5. Realtors are not inherently evil, they do not feed on their young, and they do not force people to buy or sell. Believe it or not, we do not spend our days victimizing happy, unsuspecting home owners in an attempt to force a sale, nor do our clients purchase homes at gunpoint who would otherwise have no interest in homeownership. I, for one, lack the super-powers to manipulate free will. It is convenient to blame Realtors from everything from bad loans to bad market cycles to global warming, but in the end we are simply advisers and facilitators. It is not the Nordstrom sales clerk’s fault that the suit I bought last week is now on the 20% off rack, it is not the used car salesman’s fault that I found a car I like better this week than the one I bought last Tuesday (had to slip this profession into the discussion), and my Realtor (no, I don’t represent myself in my own transactions) did not force me to make my last real estate purchase. Let’s all start taking some responsibility for our actions.
  6. All agents are not filthy rich. In fact, most agents make what would be considered by most to be a moderate income. Certainly when you consider the enormous costs, both time and money, and the hours we keep, I believe we are worth every penny. So you could do it yourself? Then have at it. I could represent myself in court and I could self-diagnose my illness, and I could even replace my water heater (with a little help from the Google Gods), but I probably wouldn’t do it very well. My time would have been better spent doing what I do well, which would allow me to pay others to do what they do well. And to those who use the argument that Realtors are not doctors or lawyers (or even plumbers), well of course we aren’t. But if you make this argument as a protest to salaries being on par, I would suggest that life isn’t fair. I’m just one “tall” gene short of being a multi-million dollar point guard for the Lakers. Not fair. So, get your real estate license. No one is stopping you.

We all begin our lives wide-eyed, trusting and respectful. Somewhere along the line we get jaded. Funny that my children (it always comes back to that, doesn’t it?), who have a tendency to find my mere existence an embarrassment of amazing proportions, see me as somewhat of a rock star. Their culture (and their allowance, by the way) involves my car magnets, my picture on the banner at the high school football games, and on and on. So easy to find this embarrassing, and yet they (my self-proclaimed “real estate orphans”) see how hard I work and how seriously and personally I take my business and the satisfaction of my clients. A friend recently asked my 14 year-old if she was going to be a Realtor someday. Of course, she said “no”. I braced myself for the follow-up, expecting the obvious. Yet, when asked why, she replied, “I don’t want to work weekends.” Out of the mouths of babes. So, play nice, you guys.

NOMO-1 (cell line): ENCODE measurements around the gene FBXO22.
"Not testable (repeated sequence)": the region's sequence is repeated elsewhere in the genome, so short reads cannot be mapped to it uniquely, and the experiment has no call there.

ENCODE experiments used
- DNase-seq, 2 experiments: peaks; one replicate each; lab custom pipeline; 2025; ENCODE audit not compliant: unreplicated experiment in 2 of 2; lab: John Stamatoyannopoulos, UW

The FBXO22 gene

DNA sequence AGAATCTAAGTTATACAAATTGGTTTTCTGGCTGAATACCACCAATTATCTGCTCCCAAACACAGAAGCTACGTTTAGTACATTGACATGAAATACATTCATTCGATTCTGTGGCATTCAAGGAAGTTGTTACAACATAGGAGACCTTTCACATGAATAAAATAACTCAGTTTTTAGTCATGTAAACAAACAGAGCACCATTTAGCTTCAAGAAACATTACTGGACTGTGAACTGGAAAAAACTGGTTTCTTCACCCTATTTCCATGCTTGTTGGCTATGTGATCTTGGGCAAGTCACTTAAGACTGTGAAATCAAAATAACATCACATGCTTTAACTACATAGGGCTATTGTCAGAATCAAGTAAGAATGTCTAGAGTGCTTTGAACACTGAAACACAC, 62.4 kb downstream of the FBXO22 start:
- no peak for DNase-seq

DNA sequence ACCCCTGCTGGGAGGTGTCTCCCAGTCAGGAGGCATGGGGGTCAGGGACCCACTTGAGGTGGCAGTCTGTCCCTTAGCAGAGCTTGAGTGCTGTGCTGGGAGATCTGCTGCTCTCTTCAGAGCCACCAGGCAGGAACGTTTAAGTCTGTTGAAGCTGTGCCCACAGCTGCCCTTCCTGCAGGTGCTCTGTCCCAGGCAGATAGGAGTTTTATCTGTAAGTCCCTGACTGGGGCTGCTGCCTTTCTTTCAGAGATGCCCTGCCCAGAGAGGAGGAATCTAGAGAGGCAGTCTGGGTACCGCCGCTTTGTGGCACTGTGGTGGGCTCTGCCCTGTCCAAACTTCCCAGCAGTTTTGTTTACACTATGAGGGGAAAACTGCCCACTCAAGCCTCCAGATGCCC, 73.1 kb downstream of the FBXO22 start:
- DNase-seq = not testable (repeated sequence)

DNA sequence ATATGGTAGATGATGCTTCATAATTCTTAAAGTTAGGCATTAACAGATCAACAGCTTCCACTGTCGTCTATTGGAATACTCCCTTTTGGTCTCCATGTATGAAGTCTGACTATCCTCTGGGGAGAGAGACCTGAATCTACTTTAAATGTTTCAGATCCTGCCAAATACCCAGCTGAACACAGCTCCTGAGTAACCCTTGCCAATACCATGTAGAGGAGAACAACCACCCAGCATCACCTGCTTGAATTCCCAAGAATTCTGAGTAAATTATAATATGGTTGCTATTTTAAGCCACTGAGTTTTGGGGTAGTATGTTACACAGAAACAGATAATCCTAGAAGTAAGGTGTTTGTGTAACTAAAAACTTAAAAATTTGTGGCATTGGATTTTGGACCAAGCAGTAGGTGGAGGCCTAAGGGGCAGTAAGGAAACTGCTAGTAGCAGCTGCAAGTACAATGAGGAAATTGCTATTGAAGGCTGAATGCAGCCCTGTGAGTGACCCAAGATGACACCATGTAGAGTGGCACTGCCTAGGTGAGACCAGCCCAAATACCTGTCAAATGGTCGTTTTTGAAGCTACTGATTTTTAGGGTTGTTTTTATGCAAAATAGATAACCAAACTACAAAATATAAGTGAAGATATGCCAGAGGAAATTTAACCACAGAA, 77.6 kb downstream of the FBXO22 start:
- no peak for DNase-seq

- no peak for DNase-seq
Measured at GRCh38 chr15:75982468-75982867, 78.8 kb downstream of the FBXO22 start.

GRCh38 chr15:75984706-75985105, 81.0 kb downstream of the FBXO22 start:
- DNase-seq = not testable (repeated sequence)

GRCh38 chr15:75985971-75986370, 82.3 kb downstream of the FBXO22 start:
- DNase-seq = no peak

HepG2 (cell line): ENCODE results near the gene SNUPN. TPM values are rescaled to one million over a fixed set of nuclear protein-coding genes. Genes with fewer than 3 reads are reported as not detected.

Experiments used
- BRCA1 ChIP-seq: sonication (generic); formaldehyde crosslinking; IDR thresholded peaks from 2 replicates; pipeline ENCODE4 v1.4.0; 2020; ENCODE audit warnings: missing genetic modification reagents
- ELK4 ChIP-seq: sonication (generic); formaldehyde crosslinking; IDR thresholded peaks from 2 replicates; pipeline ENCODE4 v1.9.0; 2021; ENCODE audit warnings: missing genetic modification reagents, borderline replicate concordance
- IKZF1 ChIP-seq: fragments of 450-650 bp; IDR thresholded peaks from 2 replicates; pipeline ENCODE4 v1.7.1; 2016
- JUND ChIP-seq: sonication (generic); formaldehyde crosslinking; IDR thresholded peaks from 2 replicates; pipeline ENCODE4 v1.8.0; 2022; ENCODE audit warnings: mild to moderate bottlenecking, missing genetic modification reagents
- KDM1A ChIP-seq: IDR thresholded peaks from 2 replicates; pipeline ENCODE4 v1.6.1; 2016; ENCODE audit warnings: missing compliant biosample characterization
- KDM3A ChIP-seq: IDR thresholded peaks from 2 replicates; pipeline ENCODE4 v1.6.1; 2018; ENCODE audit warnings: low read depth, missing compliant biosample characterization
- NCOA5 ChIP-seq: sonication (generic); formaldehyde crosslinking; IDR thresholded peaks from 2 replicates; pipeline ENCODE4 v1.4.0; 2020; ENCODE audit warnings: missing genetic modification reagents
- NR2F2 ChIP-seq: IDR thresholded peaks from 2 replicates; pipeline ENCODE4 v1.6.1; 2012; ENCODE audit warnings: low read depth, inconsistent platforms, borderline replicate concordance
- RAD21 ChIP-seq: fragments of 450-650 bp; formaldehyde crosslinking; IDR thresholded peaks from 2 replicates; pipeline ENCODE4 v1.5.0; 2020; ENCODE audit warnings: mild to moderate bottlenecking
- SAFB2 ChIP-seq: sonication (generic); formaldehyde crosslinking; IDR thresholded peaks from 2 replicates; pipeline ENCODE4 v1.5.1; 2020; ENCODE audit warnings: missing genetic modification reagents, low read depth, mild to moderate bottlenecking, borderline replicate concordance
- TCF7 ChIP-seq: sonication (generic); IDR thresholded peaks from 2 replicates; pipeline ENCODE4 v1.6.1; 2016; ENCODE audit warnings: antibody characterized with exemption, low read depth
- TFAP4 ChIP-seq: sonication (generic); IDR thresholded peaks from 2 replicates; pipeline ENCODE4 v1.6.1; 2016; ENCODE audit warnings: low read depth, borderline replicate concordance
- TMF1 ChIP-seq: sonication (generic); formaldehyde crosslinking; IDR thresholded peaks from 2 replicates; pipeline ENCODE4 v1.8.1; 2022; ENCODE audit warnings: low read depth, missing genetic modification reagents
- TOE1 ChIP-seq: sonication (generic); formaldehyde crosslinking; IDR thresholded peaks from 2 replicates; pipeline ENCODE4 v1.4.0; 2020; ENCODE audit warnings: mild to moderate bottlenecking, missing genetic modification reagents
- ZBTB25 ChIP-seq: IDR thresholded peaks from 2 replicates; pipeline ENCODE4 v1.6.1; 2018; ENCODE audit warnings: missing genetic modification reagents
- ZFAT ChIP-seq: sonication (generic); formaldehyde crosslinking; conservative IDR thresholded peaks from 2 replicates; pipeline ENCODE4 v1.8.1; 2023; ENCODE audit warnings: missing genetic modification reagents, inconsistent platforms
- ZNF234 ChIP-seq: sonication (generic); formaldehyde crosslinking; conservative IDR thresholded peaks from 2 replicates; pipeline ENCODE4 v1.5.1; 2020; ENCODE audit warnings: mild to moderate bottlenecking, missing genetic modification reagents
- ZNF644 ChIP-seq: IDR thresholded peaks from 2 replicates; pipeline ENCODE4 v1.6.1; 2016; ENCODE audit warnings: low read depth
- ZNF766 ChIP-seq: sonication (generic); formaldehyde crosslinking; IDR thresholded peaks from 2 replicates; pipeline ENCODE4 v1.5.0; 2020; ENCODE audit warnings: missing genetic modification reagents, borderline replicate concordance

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    13 Comments so far

    1. Northern Virginia Real Estate Guide November 30th, 2006 1:06 pm

      Kris Berg | A breath of fresh air

      As a consummate (real estate) Mom, she sent both bad boys to their rooms. I say it is long overdue and a breath of fresh air.

    2. [...] It’s pure dead brilliant. [...]

    3. Buzz Saw November 30th, 2006 3:34 pm

      I couldn’t agree more. I wrote my own piece about the blog war.

    4. Athol Kay November 30th, 2006 5:01 pm

      ….comments on the post


    5. Phil Hoover November 30th, 2006 5:40 pm

      Hi Kris ~
      Guess your plea for no comments has fallen on deaf ears, so I will join in.
      Thanks for taking the time to write your lengthy post.
      I agree with most of what you say, the exception being your comments about self-promotion/advertising.
      The following isn’t aimed at you personally; it’s general commentary on how too many agents conduct themselves:
      Specifically ~ my physician, CPA, and attorney do not have magnetic signs on their cars and do not run ads boasting that they are million dollar producers.
      And, I have yet to see my physician boast that he was “Doctor of the Year” on his license frames :)
      I wouldn’t dream of driving around with magnetic signs on my car because many of my sellers want me to be discreet as they consider selling their home.
      If we want to be viewed as professionals, we need to act like professionals and stop bragging about ourselves, handing out refrigerator magnets and recipes (duh!), etc.
      It’s the CLIENT that matters; not us!
      Kudos for sending the blog warriors to their room ~ that was the epitome of childish and unprofessional.

    6. Mike Bliss November 30th, 2006 6:32 pm

      This is Buzz Saws fine response to the idiotic and childish responses (especially by Lil’ Keithy-boy).

      Check it out and bookmark Buzz Saw’s new blog, because just like his moniker, this Saw cuts to the heart of the matter!

    7. Mike Bliss November 30th, 2006 6:54 pm

      Phil Hoover makes a point but I would mildly disagree.